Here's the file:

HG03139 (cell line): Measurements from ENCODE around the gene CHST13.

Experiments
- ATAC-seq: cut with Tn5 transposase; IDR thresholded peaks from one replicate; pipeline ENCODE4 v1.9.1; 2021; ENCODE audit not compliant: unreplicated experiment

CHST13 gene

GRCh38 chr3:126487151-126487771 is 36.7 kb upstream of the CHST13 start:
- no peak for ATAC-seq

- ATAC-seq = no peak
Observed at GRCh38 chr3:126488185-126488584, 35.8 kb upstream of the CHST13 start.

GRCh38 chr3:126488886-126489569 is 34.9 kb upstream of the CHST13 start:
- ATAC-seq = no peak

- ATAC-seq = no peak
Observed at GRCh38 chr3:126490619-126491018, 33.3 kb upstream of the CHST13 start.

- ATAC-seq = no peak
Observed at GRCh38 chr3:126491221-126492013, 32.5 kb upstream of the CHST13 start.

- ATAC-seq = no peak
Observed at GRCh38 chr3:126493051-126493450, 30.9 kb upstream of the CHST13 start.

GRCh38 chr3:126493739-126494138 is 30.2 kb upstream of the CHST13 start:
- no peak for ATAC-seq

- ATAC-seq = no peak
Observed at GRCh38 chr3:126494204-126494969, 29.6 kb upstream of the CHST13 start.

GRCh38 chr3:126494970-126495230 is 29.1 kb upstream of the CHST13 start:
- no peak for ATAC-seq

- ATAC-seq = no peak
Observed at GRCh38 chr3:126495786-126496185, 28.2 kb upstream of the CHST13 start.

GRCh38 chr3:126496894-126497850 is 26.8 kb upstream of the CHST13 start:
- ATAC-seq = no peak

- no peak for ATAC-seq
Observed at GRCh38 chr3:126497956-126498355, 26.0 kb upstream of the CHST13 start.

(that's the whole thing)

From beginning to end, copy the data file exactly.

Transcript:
HG03139 (cell line): Measurements from ENCODE around the gene CHST13.

Experiments
- ATAC-seq: cut with Tn5 transposase; IDR thresholded peaks from one replicate; pipeline ENCODE4 v1.9.1; 2021; ENCODE audit not compliant: unreplicated experiment

CHST13 gene

GRCh38 chr3:126487151-126487771 is 36.7 kb upstream of the CHST13 start:
- no peak for ATAC-seq

- ATAC-seq = no peak
Observed at GRCh38 chr3:126488185-126488584, 35.8 kb upstream of the CHST13 start.

GRCh38 chr3:126488886-126489569 is 34.9 kb upstream of the CHST13 start:
- ATAC-seq = no peak

- ATAC-seq = no peak
Observed at GRCh38 chr3:126490619-126491018, 33.3 kb upstream of the CHST13 start.

- ATAC-seq = no peak
Observed at GRCh38 chr3:126491221-126492013, 32.5 kb upstream of the CHST13 start.

- ATAC-seq = no peak
Observed at GRCh38 chr3:126493051-126493450, 30.9 kb upstream of the CHST13 start.

GRCh38 chr3:126493739-126494138 is 30.2 kb upstream of the CHST13 start:
- no peak for ATAC-seq

- ATAC-seq = no peak
Observed at GRCh38 chr3:126494204-126494969, 29.6 kb upstream of the CHST13 start.

GRCh38 chr3:126494970-126495230 is 29.1 kb upstream of the CHST13 start:
- no peak for ATAC-seq

- ATAC-seq = no peak
Observed at GRCh38 chr3:126495786-126496185, 28.2 kb upstream of the CHST13 start.

GRCh38 chr3:126496894-126497850 is 26.8 kb upstream of the CHST13 start:
- ATAC-seq = no peak

- no peak for ATAC-seq
Observed at GRCh38 chr3:126497956-126498355, 26.0 kb upstream of the CHST13 start.